As we’ve all learned this year, in case there was any doubt, when we place our money in a bank it doesn’t stay in a vault somewhere. It goes out to play on the stock market, in loans and mortgages, in all manner of deals and agreements. Banks have always used their customers’ money, and expected their customers to ask no questions as long as they delivered the interest at the end of the quarter. (See this post on Darfur to see what can happen without an ethical investment policy.) What if we demanded more from our money?
Our banked money represents the power to invest, and what we invest in shapes our future. I don’t know about you, but I want my money to be put into things that I want more of, like renewable energy or fairtrade initiatives, and not into things I want less of, like oil companies or airlines.
So where’s the best place to put our money?
The Co-operative Bank
There is only really one high street bank in the UK with an ethical policy, and that’s the Co-operative. The bank has its roots in the co-operative movement that started in the 19th century as a way of creating a fairer model of capitalism through shared ownership. The bank remains committed to those ideals, and members all receive a share of the profits.
A strict ethical policy means no investment goes to companies involved in the arms trade, fossil fuels, animal testing, and so on. Because customers vote every year on how their money is used, new concerns are regularly included, such as genetic modification or climate change. The bank has turned away over 900 million pounds worth of loan applications since it adopted its ethical policy in 1992.
Because the Co-operative is not on the stock market, it is considered more stable than other banks. However, an ill-advised merger with Britannia has caused problems, and plans to expand the bank have stalled.
Smile is an online subsidiary of the Co-op, so all of the above is true of Smile accounts too. Smile was the first internet bank launched in the UK. Because it doesn’t support a network of branches, it has lower running costs, and these are passed on to customers in lower charges and higher rates.
One alternative I can think of to a Co-op current account is the Nationwide. As a building society, it is mutually owned by its members and is therefore free from the turbulence of the stock markets. Lending is much more closely tied to deposits, as it is with all the building societies, but most of them do not have current accounts in their portfolio of services. How your money is invested is not up for discussion, but at least it’s for the benefit of the customers, rather than shareholders.
A bank with an very different philosophy, Handelsbanken has been running in Britain since 1982 and now has 150 branches. But they don’t advertise, so you may never have heard of them. What’s different is that each branch operates independently, so it’s a de-centralised, old-fashioned business model that makes a real effort to be locally relevant. If you want a bank that cares about relating personally to its customers, this may be the one to go for – it consistently comes top of polls for customer satisfaction.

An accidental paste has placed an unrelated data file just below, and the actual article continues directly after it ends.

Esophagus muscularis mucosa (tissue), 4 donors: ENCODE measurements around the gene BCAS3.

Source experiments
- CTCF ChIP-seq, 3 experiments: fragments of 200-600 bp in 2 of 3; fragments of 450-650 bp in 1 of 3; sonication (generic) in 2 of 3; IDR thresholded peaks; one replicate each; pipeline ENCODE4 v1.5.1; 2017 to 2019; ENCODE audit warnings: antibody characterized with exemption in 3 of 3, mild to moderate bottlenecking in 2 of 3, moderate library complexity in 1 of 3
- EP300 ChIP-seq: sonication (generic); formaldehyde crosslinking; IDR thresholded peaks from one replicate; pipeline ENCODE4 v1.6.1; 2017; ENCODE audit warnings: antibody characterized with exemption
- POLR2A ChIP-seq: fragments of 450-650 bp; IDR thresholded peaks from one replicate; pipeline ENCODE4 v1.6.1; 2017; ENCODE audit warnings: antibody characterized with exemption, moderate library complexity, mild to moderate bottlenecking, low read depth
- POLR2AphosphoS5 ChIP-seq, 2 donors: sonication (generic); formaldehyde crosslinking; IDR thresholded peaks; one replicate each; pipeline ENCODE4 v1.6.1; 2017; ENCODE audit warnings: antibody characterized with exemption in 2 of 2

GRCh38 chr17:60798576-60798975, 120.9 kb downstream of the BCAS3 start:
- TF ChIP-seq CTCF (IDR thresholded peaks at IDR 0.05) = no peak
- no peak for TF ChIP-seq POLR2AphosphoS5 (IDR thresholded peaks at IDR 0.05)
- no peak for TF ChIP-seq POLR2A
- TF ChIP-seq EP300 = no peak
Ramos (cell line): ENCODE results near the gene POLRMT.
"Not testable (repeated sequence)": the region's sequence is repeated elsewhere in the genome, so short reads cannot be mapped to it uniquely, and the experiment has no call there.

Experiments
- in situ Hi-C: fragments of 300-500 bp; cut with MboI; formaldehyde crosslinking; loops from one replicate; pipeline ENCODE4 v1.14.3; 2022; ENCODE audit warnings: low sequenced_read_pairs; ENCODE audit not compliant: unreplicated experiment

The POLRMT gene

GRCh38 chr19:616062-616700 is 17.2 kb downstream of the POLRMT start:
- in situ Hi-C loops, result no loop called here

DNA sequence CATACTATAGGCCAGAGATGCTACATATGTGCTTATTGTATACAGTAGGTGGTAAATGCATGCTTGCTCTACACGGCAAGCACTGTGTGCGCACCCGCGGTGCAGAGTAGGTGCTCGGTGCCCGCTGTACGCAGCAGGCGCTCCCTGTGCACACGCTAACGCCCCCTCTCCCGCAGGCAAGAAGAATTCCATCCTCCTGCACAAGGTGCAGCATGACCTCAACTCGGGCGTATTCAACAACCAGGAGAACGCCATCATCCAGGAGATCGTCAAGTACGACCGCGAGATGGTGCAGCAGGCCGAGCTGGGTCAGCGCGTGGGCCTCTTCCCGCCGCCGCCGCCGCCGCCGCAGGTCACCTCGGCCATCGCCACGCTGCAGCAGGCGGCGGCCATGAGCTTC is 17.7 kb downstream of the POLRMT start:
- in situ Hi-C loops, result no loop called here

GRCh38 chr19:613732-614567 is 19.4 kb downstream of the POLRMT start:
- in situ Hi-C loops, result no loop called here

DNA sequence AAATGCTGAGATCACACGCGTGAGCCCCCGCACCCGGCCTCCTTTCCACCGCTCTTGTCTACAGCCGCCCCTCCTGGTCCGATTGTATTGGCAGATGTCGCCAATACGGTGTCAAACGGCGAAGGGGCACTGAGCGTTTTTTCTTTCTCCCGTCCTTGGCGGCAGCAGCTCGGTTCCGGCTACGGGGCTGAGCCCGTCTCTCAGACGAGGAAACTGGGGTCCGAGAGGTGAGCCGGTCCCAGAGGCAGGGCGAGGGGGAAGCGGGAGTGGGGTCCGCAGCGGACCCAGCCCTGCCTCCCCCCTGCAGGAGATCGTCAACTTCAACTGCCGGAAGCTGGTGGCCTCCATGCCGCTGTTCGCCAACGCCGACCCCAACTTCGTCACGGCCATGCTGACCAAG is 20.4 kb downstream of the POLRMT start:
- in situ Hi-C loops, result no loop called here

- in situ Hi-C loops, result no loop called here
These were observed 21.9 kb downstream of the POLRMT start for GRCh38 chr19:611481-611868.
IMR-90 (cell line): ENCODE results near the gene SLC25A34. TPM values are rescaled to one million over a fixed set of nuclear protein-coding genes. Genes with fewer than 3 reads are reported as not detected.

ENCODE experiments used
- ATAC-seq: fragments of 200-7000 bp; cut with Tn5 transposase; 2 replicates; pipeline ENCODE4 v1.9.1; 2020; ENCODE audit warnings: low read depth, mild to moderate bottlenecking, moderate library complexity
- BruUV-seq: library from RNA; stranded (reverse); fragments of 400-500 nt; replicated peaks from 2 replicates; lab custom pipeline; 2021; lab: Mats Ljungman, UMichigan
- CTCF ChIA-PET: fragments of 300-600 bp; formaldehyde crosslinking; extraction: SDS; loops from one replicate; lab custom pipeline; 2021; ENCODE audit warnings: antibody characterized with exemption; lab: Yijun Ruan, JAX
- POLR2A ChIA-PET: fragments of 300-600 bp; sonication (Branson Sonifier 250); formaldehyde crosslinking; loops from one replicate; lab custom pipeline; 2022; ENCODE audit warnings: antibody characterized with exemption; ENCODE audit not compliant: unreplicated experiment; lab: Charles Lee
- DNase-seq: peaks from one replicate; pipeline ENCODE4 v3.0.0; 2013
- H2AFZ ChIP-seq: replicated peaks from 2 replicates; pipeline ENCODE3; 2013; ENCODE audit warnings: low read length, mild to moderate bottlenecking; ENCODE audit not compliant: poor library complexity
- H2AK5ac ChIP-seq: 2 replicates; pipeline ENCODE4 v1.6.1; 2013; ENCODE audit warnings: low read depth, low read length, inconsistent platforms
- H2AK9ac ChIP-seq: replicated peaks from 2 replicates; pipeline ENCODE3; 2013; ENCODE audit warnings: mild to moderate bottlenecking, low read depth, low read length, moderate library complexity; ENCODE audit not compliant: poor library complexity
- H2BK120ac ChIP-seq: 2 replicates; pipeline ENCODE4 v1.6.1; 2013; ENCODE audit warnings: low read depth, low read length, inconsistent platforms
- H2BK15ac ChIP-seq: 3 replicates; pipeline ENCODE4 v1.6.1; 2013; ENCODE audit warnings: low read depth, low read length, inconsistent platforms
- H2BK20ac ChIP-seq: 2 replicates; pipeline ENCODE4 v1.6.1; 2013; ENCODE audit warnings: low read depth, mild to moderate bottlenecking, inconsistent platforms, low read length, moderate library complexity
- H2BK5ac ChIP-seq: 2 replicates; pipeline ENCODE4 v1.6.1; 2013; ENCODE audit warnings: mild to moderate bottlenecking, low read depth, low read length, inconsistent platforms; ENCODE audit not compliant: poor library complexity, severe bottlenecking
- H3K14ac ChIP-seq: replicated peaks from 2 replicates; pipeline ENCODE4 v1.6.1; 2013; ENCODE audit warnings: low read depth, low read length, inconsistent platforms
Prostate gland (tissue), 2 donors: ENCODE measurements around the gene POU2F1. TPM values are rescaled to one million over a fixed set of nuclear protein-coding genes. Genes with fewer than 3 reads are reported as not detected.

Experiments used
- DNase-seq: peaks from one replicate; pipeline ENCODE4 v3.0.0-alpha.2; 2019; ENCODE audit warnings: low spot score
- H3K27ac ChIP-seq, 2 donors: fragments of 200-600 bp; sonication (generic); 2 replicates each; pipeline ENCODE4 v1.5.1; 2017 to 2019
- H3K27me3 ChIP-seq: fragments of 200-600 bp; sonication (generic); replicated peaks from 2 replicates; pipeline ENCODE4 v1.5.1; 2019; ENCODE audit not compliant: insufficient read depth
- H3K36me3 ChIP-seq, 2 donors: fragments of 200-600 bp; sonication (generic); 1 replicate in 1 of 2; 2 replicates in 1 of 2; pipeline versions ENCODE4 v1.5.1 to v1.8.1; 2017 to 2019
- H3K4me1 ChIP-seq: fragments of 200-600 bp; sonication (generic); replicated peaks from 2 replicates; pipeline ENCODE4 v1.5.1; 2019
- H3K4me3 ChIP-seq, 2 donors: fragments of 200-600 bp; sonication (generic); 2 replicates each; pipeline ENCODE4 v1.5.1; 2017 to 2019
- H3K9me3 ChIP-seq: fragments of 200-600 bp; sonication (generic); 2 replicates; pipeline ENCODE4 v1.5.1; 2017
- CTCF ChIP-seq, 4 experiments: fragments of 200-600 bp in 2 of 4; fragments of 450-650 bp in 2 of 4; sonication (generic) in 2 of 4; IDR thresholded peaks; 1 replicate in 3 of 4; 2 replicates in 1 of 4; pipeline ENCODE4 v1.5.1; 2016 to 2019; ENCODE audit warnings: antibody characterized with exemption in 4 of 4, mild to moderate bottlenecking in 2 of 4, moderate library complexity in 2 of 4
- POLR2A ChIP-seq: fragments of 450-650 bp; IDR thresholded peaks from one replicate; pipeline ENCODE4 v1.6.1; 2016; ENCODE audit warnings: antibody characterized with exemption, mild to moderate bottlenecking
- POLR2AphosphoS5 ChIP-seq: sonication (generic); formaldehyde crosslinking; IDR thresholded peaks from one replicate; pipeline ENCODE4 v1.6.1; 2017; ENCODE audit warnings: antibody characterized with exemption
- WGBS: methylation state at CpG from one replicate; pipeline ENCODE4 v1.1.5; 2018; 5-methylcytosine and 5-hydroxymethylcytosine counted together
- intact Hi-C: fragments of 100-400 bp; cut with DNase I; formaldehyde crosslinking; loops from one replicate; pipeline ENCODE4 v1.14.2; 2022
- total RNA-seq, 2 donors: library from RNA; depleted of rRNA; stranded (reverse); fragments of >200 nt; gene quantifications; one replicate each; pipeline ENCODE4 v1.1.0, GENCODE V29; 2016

What makes it an ethical choice is that this Swedish bank knows its customers, and therefore lends far more sensibly than many other banks. You won’t visit a branch and be solicited with cheap loans, which the Co-op is not shy of doing. This is all about responsible lending and wise investing. You can get a current account, and online banking.
There’s much more choice in the area of savings and investments. Here are just a few.
One bank of note for its ethics is Triodos. Not only do Triodos have an ethical policy, they declare every loan they make, a uniquely transparent measure. Rather than doing as little harm as possible, Triodos set out to use money for good, and will only finance businesses that “add cultural value and benefit people and the environment”. They are best known for investing in wind power in the 1980s, long before it was a fashionable cause.
At present Triodos do not offer personal current accounts, so you’ll still have to hold one of those elsewhere. Their services include business and charity accounts, and personal savings.
The Charity Bank
The Charity Bank’s speciality is lending to charities. Many banks will not loan to charities, as they lack a business plan that would guarantee a return. This means that charities sometimes struggle to finance important projects or growth strategies. The Charity Bank will make loans to charities, and then work with them to ensure their long-term sustainability.
Charities are being squeezed at the moment by the credit crisis, and as people re-consider their giving. That makes the Charity Bank’s mission a particularly important one right now.
I’ve written about Shared Interest before, as I like their business model and they’re a friendly bunch of people. Basically, they have pooled the savings of their 8,500 members, and used the money to provide capital for the Fairtrade movement. This is very much a social investment as well as a financial one, putting your savings at the disposal of those working to alleviate poverty. Their site is here, and the blog here.
Ecology Building Society
This unusual savings and lendings group was set up in 1981 by ten people each putting £500 into a central fund. It was created to serve those who were having trouble getting mortgages on properties that needed extensive renovation, or those seeking to fund self-build or low-impact housing. It’s mission remains the same, issuing mortgages for building projects that will improve the environment.